Phimosis is a narrowing of the tip of the foreskin that does not allow the exposure of the glans.
It can be congenital, but in older boys, it is most often secondary to local infections or traumatic preputial retractions that left a fibrous scar.
Yes. About 96% of male newborns have phimosis. Adhesions between the prepuce and the glans do not allow preputial retraction and exposure of the glans. We call that physiologic phimosis. The adhesions will clear up spontaneously during the first infancy.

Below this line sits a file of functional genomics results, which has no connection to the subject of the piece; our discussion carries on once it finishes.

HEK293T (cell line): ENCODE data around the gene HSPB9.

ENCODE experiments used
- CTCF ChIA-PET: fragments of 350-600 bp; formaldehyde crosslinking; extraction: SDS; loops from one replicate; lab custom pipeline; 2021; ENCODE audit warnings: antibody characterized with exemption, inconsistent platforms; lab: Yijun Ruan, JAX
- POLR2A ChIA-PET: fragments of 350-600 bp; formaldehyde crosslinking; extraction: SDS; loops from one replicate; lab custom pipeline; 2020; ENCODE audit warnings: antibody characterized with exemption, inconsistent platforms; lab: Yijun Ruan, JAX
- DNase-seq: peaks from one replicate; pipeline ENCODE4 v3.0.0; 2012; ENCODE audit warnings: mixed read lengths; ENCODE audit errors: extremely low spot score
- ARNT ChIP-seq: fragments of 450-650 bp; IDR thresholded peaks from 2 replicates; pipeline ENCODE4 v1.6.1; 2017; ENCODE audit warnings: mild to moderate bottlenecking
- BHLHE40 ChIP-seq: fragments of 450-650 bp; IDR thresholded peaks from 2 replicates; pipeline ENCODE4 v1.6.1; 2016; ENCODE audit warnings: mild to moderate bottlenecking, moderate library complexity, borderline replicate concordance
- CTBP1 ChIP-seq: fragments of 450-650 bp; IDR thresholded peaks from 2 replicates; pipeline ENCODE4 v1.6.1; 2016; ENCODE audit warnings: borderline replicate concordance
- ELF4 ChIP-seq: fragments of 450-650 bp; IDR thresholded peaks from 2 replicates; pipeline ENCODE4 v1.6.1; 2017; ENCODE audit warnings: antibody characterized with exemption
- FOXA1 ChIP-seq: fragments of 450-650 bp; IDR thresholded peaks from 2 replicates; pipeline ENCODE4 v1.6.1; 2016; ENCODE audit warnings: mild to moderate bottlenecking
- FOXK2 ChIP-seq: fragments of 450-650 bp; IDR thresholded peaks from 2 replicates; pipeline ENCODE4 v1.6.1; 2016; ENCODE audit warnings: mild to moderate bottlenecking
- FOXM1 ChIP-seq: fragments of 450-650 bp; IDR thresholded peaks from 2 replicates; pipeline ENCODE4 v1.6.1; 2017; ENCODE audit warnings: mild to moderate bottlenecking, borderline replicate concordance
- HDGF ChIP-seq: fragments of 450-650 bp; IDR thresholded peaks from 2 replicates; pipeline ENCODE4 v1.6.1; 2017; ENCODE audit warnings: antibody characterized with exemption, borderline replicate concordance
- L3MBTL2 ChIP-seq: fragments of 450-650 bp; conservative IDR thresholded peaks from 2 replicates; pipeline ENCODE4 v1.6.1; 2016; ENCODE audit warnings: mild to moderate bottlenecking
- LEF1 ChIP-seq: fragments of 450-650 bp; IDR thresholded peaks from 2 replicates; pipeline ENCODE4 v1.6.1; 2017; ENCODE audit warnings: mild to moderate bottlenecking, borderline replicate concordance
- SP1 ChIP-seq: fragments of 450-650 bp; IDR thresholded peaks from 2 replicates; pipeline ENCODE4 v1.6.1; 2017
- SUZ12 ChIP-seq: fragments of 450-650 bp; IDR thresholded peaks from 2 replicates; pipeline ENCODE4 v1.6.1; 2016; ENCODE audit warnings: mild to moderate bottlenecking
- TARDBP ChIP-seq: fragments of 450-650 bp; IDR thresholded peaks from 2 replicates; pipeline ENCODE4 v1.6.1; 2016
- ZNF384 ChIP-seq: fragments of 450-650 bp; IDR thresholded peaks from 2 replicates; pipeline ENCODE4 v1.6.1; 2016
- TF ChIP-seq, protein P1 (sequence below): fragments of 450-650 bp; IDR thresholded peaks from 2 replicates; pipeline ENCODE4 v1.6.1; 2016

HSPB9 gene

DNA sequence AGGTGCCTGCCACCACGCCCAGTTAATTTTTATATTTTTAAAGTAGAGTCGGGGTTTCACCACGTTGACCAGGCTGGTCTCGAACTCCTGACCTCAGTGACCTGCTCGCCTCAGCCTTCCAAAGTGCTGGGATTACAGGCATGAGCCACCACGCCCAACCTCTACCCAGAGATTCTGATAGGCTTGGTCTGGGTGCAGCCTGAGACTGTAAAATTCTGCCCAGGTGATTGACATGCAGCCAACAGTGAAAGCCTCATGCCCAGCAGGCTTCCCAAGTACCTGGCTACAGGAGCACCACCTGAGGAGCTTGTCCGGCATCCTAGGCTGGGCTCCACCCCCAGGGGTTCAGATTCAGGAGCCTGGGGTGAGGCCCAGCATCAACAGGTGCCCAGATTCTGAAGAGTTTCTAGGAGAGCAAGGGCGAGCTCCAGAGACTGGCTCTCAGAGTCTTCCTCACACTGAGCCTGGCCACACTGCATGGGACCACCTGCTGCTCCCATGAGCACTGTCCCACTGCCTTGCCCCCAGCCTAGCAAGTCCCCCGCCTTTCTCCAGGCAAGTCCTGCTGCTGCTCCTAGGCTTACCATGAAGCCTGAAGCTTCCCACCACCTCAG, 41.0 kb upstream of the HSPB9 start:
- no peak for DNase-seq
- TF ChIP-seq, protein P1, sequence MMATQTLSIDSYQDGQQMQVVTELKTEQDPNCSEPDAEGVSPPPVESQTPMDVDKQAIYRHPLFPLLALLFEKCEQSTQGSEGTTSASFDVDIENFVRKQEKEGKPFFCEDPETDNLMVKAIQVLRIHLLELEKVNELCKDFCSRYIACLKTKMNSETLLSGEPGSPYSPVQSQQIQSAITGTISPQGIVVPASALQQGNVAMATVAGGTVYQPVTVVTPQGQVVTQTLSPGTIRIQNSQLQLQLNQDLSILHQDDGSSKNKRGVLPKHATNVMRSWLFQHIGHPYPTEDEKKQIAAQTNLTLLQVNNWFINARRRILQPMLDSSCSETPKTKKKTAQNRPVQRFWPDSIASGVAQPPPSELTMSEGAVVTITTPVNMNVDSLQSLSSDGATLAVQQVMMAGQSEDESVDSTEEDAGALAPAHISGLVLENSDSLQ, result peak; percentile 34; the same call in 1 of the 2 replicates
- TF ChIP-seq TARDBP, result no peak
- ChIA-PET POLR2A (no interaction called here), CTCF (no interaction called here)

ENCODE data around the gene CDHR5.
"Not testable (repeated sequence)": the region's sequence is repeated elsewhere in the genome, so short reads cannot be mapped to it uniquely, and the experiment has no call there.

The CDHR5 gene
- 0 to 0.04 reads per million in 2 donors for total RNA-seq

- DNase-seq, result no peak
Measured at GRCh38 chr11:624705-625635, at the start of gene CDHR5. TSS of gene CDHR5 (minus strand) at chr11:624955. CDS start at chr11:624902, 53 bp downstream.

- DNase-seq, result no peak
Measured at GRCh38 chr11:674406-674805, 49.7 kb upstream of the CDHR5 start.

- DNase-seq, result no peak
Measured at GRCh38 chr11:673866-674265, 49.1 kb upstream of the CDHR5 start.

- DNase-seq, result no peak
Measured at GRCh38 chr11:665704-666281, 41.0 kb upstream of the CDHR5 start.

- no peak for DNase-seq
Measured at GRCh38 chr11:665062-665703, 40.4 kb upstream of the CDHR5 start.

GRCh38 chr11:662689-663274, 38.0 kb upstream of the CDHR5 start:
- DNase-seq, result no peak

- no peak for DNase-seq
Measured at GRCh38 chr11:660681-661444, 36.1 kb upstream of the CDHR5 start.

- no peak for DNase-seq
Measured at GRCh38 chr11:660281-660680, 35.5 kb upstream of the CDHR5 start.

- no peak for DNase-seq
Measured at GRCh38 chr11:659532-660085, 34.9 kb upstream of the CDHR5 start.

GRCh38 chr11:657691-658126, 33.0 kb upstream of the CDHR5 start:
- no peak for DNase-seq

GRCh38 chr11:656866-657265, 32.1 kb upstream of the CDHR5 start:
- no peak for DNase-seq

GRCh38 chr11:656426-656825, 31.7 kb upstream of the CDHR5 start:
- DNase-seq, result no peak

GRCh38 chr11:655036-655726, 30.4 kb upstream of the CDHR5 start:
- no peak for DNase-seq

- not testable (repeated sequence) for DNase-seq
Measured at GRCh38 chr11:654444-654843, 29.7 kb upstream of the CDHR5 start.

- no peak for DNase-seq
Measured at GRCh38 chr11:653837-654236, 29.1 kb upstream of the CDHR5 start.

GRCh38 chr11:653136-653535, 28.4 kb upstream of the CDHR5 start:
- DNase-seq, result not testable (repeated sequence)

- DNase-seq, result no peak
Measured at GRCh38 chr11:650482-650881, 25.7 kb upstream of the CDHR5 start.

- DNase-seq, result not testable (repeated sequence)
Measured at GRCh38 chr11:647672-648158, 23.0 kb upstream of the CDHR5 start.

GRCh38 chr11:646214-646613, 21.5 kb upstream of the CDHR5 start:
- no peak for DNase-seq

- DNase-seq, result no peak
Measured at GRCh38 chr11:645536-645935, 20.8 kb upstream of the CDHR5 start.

It can be a partial resection of the foreskin (resection of the phimotic ring) or total resection of the foreskin (circumcision). In some cases, it can be performed a plasty of the stenotic ring without foreskin resection.
During the first year of life, the absolute risk of non-circumcised male infants to develop urinary tract infection is exceptionally low (less than 1%). This does not justify routine circumcision due to medical reasons.